Michigan Cancer Research Fund                                                                                            American Cancer Society
   
test tube  
   

Research Project Description and Objectives from Kaitlin Basham, PhD, MCRF 2017 Fellow

Project Name: Mechanistic and Therapeutic Studies of ZNRF3 Loss in Cancer

Cancer is fundamentally a problem of uncontrolled cell growth where there are either too
many new cells being born or not enough old cells dying. Normally, networks of proteins
known as ‘signaling pathways’ coordinate the proper balance between cell growth and cell
death to prevent cancer from forming. However, many cancers disrupt this equilibrium by
mutating genes that encode critical proteins required for these pathways to function.

To better understand the origins of cancer and design more effective therapeutic
strategies, recent studies have focused on identifying all genes that are altered in each
type of human cancer. The Cancer Genome Atlas Project led many of these multi-institutional
efforts and implicated several new genes in cancer, including ZNRF3 and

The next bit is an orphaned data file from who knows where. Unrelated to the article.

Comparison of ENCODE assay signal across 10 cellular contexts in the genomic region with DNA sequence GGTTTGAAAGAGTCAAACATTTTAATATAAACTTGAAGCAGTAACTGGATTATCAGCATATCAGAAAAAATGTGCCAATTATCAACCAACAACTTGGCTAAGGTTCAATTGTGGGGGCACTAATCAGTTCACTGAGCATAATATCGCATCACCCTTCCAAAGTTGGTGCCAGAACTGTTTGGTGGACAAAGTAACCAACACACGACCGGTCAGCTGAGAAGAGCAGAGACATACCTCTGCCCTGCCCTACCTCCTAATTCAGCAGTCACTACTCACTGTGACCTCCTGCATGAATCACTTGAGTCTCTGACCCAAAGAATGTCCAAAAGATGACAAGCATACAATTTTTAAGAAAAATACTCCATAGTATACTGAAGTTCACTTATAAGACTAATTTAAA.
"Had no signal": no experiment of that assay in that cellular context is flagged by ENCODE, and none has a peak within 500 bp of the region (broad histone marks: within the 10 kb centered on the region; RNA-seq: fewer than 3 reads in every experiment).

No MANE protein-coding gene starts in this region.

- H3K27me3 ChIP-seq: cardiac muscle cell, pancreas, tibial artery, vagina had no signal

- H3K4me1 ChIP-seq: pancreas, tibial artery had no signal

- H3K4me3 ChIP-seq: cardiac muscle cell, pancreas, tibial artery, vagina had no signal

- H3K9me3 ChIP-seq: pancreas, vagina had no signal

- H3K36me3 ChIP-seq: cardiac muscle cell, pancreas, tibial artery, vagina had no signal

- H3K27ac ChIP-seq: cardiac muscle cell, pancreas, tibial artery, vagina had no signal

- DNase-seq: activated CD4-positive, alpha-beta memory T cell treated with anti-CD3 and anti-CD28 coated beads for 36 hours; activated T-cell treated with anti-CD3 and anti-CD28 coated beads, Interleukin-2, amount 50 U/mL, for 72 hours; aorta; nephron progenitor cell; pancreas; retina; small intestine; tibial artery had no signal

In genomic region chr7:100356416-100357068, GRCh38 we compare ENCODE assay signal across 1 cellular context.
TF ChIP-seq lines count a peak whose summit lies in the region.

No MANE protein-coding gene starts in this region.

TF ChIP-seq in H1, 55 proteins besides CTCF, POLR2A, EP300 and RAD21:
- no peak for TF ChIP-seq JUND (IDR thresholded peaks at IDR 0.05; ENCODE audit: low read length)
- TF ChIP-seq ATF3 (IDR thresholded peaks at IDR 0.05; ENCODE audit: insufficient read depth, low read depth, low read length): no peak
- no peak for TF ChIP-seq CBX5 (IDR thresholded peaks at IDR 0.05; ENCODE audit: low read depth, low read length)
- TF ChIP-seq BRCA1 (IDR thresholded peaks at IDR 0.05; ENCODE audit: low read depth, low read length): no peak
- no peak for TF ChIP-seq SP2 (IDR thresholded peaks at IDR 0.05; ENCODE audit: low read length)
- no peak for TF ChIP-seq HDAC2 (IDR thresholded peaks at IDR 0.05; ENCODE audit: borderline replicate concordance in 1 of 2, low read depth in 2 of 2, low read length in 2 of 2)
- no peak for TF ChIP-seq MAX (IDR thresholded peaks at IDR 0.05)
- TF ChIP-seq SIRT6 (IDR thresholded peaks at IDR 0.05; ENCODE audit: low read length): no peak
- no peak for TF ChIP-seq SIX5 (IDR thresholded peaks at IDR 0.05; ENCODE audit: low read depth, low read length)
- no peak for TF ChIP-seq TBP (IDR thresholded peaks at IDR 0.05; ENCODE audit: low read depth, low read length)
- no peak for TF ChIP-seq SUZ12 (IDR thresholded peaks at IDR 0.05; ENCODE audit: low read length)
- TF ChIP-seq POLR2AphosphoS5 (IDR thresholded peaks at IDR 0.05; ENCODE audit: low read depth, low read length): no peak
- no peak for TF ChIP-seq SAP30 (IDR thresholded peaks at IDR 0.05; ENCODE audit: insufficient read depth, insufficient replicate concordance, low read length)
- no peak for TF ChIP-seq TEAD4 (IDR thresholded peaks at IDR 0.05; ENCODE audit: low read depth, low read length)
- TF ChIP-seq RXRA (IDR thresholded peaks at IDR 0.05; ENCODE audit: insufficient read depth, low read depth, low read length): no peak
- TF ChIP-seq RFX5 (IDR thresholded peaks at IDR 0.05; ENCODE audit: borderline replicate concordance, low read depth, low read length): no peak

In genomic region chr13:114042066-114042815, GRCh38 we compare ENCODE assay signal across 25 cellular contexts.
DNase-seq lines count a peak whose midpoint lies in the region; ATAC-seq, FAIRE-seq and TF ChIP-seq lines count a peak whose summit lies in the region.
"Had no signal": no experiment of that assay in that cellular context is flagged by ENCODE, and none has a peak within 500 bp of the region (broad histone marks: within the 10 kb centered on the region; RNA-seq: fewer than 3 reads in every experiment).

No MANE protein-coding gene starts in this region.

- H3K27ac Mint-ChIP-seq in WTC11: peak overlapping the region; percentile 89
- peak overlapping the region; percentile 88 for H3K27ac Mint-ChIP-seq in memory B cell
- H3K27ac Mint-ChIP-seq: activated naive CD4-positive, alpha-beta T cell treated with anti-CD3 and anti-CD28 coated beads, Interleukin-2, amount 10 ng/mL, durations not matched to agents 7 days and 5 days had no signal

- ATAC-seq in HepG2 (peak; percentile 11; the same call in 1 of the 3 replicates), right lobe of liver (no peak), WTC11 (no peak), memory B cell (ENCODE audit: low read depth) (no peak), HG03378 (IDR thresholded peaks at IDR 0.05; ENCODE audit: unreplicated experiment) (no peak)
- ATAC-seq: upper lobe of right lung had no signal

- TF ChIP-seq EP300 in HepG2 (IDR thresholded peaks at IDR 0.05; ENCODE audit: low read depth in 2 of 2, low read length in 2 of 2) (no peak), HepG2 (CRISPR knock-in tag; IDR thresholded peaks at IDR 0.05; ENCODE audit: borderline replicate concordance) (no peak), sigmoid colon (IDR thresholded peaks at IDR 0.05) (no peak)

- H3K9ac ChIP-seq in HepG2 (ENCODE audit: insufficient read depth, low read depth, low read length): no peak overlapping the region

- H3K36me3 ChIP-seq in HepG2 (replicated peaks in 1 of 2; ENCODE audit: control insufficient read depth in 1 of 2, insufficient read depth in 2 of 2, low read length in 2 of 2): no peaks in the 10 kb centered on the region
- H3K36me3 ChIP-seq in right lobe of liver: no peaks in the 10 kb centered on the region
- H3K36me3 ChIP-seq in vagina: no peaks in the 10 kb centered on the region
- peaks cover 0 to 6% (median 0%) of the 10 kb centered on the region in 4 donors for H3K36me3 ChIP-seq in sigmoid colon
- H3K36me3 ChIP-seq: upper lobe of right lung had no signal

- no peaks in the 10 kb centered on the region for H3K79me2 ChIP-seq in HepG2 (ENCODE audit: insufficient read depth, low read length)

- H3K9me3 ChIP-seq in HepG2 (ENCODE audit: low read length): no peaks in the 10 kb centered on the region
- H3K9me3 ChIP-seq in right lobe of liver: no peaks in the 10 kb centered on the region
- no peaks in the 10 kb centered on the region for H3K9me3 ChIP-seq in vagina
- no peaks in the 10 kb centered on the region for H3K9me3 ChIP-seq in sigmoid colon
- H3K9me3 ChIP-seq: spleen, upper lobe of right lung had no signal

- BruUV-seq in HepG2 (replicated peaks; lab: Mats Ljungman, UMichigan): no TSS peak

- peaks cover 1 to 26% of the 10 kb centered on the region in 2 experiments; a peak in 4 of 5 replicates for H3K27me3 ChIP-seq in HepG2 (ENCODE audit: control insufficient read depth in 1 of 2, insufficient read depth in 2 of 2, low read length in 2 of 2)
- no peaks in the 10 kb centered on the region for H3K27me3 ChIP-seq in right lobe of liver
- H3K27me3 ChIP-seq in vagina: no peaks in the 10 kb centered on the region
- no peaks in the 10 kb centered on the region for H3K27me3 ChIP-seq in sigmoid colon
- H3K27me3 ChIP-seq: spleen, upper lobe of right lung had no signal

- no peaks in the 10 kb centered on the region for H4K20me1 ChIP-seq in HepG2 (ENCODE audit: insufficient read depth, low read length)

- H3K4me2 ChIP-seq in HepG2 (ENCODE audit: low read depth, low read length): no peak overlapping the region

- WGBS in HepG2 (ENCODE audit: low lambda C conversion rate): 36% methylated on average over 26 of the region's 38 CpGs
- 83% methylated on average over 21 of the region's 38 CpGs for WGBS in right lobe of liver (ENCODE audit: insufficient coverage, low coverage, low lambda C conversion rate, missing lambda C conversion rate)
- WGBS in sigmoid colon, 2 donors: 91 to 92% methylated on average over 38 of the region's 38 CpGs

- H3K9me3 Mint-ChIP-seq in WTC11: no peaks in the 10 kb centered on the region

RNF43. These two highly related genes are inactivated, either by mutation or deletion, in a
wide range of human cancers, including prostate, colon, ovarian, pancreatic and adrenal
cancer. Previous studies have linked ZNRF3/RNF43 to a cellular pathway called Wnt
signaling that is known to help control normal cell growth. However, the Wnt pathway splits
into several different branches that each requires a specific type of cancer drug. Since
ZNRF3/RNF43 are thought to function near the top of the pathway, it is unclear which
branch of Wnt signaling is affected by ZNRF3/RNF43 loss.

To investigate the consequences of ZNRF3/RNF43 loss, I developed a genetically
engineered mouse model that lacks ZNRF3 in the adrenal gland, one tissue where this
gene is frequently altered in human tumors. Using the model, I aim to:

1) Determine how the loss of ZNRF3/RNF43 disrupts Wnt signaling
2) Test the efficacy of newly developed drugs predicted to target tumors lacking these genes

Ultimately, the long-term goal of my studies is to provide the framework necessary to
develop new strategies for the treatment of a range of human cancers.